Years went by and the Rutle myth acquired a life of its own, encouraging Martin Lewis, who'd produced Python offshoots such as The Secret Policeman's Ball, to consider a revival.  "I went to these Beatlefests here in America," says Innes, "and I saw it for myself, people wanting their Rutles things signed and asking me, Can you sign it as Ron Nasty?  Everyone was happy to play this game.  So I thought, Why not? There seems to be a lot of genuine affection for the Rutles songs, so I came up with some more.  That's all it is, a collection of songs for people who like playing this game."

A couple of US appearances got Innes back into Rutle mode, culminating in Archaeology.

"This time around I was free to make more of an album, not a soundtrack.  It's all very well to take the piss, but I admire the songs of The Beatles too much not to try and put something back, an understanding of what they achieved."

Fataar took time off from Bonnie Raitt and Boz Scaggs, while John Halsey
now running a Suffolk pub came out of retirement.  As for Idle, Innes says, "I wanted Eric to be involved.  He's got a very good comedy voice, he does One Foot In The Grave and things like that, but he has not been that communicative.  I think it's a shame, but he was probably right.

"But when I told George Harrison I was thinking of doing some more songs he said, Why not?  It's all part of the soup.  I said to him, I don't want to milk it.  And he said, I don't call every 18 years milking it.  You should do it."

Neil Innes's Beatle connections date back to the Bonzos, who played support slots for Cream and The Bee Gees at Brian Epstein's Saville Theatre.  They also appeared in The Magical Mystery Tour.  And it was Paul, in 1968, who helped the Bonzos achieve their only Top 5 hit, I'm The Urban Spaceman.

"Viv and Paul got on well.  We wanted to do Urban Spaceman, but our manager was keen on spending no more than two hours on a track.  Viv was bemoaning it to Paul and Paul said he'd produce us.

"He came along and played the ukulele.  Viv got out his garden hose with a trumpet mouthpiece and wanted to whirl it around his head.  The engineer said, You can't record that thing! And Paul said, Why not? Just put a microphone in each corner of the studio.  It was wonderful to have the power he had over convention.  But the Bonzos were impossible to manage.  We said to Paul, Well, we're certainly not going to do it on the back of your name.  D'you mind if we call you Apollo C. Vermouth?  And Paul goes, Sure, why not?  And the manager's going, What!?!"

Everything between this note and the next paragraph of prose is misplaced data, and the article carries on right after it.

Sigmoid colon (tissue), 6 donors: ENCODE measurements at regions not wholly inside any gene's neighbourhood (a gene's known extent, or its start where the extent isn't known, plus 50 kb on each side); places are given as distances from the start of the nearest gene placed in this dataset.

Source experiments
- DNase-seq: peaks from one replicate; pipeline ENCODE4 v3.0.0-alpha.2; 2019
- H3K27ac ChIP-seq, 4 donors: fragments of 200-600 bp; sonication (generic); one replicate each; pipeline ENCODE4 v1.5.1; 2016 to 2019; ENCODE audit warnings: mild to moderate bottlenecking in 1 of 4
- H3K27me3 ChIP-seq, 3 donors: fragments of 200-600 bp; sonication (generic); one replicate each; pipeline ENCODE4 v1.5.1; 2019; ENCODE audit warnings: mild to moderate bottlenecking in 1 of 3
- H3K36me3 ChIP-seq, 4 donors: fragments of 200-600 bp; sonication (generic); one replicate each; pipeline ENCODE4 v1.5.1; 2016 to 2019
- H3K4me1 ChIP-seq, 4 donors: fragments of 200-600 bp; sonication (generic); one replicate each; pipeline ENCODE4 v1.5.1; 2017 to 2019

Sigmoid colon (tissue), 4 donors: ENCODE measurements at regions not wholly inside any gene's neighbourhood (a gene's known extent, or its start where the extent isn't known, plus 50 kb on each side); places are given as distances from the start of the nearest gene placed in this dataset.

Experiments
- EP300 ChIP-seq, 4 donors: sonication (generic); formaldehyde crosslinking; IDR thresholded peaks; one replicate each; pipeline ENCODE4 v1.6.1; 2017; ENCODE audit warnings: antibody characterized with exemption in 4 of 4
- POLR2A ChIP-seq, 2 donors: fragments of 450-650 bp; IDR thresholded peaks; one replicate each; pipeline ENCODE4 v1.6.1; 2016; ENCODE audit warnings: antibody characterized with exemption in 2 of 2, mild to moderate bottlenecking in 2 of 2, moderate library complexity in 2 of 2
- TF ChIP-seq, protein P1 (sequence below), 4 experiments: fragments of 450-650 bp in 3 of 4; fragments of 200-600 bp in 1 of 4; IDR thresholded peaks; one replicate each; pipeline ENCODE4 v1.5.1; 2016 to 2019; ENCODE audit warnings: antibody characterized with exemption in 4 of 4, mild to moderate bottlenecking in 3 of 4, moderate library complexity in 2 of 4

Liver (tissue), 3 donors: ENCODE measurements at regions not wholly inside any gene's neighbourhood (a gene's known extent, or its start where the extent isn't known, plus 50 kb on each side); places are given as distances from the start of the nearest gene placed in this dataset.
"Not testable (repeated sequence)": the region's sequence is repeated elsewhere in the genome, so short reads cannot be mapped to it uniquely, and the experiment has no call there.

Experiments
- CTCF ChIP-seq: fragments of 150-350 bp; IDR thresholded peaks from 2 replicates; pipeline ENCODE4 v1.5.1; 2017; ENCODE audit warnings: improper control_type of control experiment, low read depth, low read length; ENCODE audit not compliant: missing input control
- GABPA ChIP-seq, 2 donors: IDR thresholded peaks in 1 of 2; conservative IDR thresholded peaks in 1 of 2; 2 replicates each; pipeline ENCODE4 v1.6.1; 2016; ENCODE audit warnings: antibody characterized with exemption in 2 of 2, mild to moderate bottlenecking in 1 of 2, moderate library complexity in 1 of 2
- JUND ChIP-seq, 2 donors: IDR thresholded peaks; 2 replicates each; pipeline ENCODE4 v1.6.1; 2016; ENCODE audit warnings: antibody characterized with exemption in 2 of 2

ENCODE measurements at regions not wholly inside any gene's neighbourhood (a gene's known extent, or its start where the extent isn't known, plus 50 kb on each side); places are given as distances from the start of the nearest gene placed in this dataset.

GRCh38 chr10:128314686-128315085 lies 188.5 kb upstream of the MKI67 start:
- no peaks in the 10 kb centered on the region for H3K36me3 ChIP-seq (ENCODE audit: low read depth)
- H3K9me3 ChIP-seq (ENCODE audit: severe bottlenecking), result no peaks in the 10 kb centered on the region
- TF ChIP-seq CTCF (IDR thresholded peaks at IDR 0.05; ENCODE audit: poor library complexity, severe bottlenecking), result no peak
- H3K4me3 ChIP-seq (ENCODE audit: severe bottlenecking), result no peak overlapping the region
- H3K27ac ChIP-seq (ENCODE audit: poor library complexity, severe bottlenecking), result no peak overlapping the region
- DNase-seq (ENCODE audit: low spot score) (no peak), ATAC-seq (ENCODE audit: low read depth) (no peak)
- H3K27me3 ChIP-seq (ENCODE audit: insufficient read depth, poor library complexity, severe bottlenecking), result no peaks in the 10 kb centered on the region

Python admirer George Harrison was the real Beatle closest to the original Rutles, to the extent of appearing in their film as a TV interviewer.  What did the other three make of their alter-egos?

"John was fascinated but he said we ought to watch out about the song Get Up And Go, as it was fairly close to Get Back.  So we left that one off the album.  Paul was a little miffed because he had his album London Town coming out at the same time.  So everywhere he went to promote it he was asked about The Rutles.  It was not a way to thank somebody who had been so kind in the past.  I saw him a couple of years ago at George's and said we didn't mean for that to happen.  He said, Oh well, never mind, it's all just water under the bridge.

"I don't really know what Ringo thought.  But somewhere along the line they all gave approval for footage to use in the actual film, which wouldn't have happened without George's tremendous help.  At the time it was a way of releasing the pressure on them to get back together.  It was almost like an official send-up biography."  (Aptly, the compliment is returned in The Beatles' own Anthology film, which borrows some Rutles' footage to portray the darkest days of Apple.)

"George said a nice thing: What should have happened is that the Bonzos and The Beatles and The Pythons and The Rutles should have got together and had a lot of fun. And that's still where I'm coming from.  The music business takes itself very seriously.  Every 18 years you can come up with a project that might have a fun label attached to it. Warning: This Product May Contain Fun."

Rather less fun for Innes was the response of ATV, owners of The Beatles songs, who claimed his pastiches were in breach of copyright.  "Everybody thought we were such a great laugh," sighs Innes, "And the album was nominated for a Grammy (as Best Comedy Recording).  But somebody at ATV thought it would be fun to see if they could clobber it.  That's what they did.  Most people who know music think it was grossly unfair and I tend to agree.  I threw down my teddy with the music business and I kicked it.  I spat out my dummy.

"In the end they took 50 per cent of the copyright.  I had nobody to stand up for me.  It reminded me of school.  There are big boys and if you've got sweets they'll take them away from you."

As it happens, Noel Gallagher had a similar difficulty over the Oasis song Whatever. He made an out-of-court settlement when it was held to be similar to a previous record, How Sweet To Be An Idiot.  The author of the original was
irony of ironies one Neil Innes.

In between his Rutling stints, Innes worked quite happily in children's TV.

"I liked it. You could deal with more grown-up subjects than you can in grown-up television."

But the lure of his imaginary band is strong.  If people are interested, he says, The Rutles may tour once more.  "Only now do I feel like taking on this three-ring circus that the music business has become. It's been fun putting this together. I've been touched by the affection people have for the songs, so this is a Thank You for their support."

His silver mop top sits obediently in the corner, awaiting its master's call.  "It hasn't been easy, being a Rutle.  Though it's a lot easier than being a Beatle.  They really went through it.  I think they'd swap if they could be Rutles.  If they could be allowed to take the wig off at the end of the day."

Thanks to Dr. Andrew Warrilow for contributing this!